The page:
The short answer is yes, though to give you an understanding here’s our explanation: A permit is required to demolish a house in Victoria due to legal and regulatory obligations outlined in the Building Act 1993 and associated regulations:

Legal Compliance:

The Building Act 1993 (Act) governs construction, alteration, and demolition activities in Victoria. Section 29A and 29B of the Act specifically address the requirements for obtaining a permit for demolition activities.

Protection of Heritage Buildings:

Section 28 of the Act mandates obtaining the report and consent of the Executive Director under the Heritage Act 2017 for the demolition or alteration of a building listed on the Victorian Heritage Register. This requirement aims to preserve and protect heritage buildings that hold cultural or historical significance.

Urban Planning Considerations:

Planning and Environment Act 1987 (PEA) requires obtaining report and consent from the responsible authority (usually the relevant council) for certain demolition activities. This ensures that demolitions align with urban planning goals and regulations, including considerations for streetscape, visual impact, and neighborhood character.

Preservation of Streetscape and Facades:

Section 29A(1) of the Act outlines specific criteria for when report and consent are required for demolishing parts of a building, particularly concerning volume and facade tests. These tests aim to preserve the visual integrity of streetscapes and facades facing public areas.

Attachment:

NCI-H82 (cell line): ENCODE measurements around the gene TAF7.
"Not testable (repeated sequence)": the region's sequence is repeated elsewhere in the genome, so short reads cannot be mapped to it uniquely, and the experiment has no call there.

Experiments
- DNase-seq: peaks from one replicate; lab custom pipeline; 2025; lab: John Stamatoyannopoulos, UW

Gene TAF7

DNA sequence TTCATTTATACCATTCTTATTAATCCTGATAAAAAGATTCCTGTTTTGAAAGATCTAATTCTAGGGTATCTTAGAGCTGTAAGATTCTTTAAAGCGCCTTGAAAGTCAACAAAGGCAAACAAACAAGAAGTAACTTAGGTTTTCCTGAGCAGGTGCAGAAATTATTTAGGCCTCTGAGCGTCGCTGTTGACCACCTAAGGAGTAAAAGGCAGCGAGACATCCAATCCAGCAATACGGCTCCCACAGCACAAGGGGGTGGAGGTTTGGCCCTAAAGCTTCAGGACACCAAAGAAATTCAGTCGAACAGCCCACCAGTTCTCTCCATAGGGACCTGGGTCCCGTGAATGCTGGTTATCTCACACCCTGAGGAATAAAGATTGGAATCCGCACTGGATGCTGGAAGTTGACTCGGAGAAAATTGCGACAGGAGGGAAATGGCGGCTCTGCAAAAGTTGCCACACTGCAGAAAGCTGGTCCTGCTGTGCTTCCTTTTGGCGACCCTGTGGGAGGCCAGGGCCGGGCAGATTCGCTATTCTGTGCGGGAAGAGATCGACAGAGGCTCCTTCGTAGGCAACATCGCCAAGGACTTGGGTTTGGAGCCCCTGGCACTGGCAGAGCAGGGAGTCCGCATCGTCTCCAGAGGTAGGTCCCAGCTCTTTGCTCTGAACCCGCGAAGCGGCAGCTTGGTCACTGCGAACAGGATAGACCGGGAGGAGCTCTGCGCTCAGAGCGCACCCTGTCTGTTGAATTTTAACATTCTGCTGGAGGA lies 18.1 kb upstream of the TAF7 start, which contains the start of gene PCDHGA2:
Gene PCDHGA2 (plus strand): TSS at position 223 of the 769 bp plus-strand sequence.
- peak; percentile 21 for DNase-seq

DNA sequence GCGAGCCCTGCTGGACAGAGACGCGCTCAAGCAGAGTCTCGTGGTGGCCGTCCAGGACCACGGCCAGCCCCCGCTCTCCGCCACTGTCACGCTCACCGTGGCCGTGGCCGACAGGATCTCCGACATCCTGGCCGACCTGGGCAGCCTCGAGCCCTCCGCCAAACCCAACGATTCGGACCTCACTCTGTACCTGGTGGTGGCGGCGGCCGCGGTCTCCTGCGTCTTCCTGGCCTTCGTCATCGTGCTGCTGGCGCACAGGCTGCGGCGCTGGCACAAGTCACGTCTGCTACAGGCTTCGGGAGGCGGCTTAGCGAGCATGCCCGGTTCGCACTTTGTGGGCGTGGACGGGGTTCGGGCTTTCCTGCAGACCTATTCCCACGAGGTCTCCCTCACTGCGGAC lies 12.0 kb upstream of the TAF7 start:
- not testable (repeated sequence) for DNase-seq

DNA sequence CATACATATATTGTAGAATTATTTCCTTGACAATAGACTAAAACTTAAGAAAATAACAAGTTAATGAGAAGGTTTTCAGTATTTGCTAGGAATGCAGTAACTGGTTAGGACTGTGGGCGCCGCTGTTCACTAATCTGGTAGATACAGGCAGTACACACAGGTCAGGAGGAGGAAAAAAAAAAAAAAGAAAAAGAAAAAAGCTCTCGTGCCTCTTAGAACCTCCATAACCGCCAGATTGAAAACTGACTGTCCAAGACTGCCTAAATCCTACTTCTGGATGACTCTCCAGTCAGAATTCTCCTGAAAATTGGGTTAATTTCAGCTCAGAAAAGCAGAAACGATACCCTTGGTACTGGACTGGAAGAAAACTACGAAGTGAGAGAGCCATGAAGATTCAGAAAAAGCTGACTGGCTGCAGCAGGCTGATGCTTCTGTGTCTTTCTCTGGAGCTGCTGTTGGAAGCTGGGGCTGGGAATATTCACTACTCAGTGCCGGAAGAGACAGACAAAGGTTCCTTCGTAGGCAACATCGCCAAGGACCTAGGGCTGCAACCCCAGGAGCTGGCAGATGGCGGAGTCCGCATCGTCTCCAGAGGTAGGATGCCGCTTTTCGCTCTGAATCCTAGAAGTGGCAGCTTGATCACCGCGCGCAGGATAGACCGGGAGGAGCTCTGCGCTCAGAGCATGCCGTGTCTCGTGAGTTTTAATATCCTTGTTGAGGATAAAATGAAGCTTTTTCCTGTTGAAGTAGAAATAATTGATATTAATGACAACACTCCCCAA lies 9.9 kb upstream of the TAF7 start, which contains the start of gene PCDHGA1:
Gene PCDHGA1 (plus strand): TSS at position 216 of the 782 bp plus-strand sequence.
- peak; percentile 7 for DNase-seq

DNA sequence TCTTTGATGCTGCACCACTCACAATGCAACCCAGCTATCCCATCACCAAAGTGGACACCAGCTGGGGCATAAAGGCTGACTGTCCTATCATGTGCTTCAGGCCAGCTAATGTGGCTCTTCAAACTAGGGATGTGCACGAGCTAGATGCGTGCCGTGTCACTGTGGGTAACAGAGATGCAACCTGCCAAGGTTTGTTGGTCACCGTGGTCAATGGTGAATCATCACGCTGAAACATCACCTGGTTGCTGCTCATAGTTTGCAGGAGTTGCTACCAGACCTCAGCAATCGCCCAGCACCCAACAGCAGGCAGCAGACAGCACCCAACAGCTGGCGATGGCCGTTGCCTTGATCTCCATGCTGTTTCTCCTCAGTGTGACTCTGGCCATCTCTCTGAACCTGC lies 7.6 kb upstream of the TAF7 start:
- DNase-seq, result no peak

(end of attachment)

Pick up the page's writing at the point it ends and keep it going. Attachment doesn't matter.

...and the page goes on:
In summary:  

Obtaining a permit to demolish a house in Melbourne is essential to ensure legal compliance, protect heritage assets, uphold urban planning objectives, preserve streetscapes, facilitate timely processing, and adhere to fee regulations outlined in the Building Act 1993 and associated legislation. Failure to obtain the necessary permits may lead to legal repercussions and hinder the smooth execution of demolition activities.

When deciding to embark on a renovation of a heritage listed building, thorough comprehension of the process and adherence to regulations and local policies are essential. In Victoria, this involves a nuanced understanding of Heritage Overlay requirements, which serve as vital protective measures for preserving the historical and cultural significance of local areas.

Before initiating any alterations, it’s imperative to engage early on and obtain approval from council. This ensures that proposed changes align with preservation objectives while enhancing the building’s original character. Careful consideration should be given to maintaining the integrity of the original fabric and structure; and harmonising its historical essence with the new proposal.

Restoration efforts demand meticulous attention to detail, emphasising the retention and enhancement of original design elements. Employing skilled people who grasp the intricacies of heritage preservation is paramount. Materials sourced for restoration must mirror the quality, appearance, and style of the existing components, ensuring a seamless integration that honours the building’s heritage.

Extensions to heritage properties necessitate scrutiny to ensure they align with the building’s historical significance and do not compromise the overall character of the area. Planning permits will be required for alterations or additions, highlighting the significance of consulting with local authorities to secure necessary approvals before commencement.

The preservation of facades, often emblematic of a building’s heritage value, mandates careful consideration. Any modifications, whether painting, rendering, or alterations, must adhere to council guidelines to safeguard the property’s unique architectural identity.

Demolition within a Heritage Overlay zone warrants meticulous assessment, as it may only be permitted under specific circumstances and with the requisite planning approvals. Prior consultation with council is imperative to navigate these regulations effectively and ensure compliance with preservation objectives.

By adhering to Heritage Overlay requirements and engaging in informed decision making guided by preservation principles, heritage renovations can successfully uphold the legacy of these cherished structures for future generations to appreciate.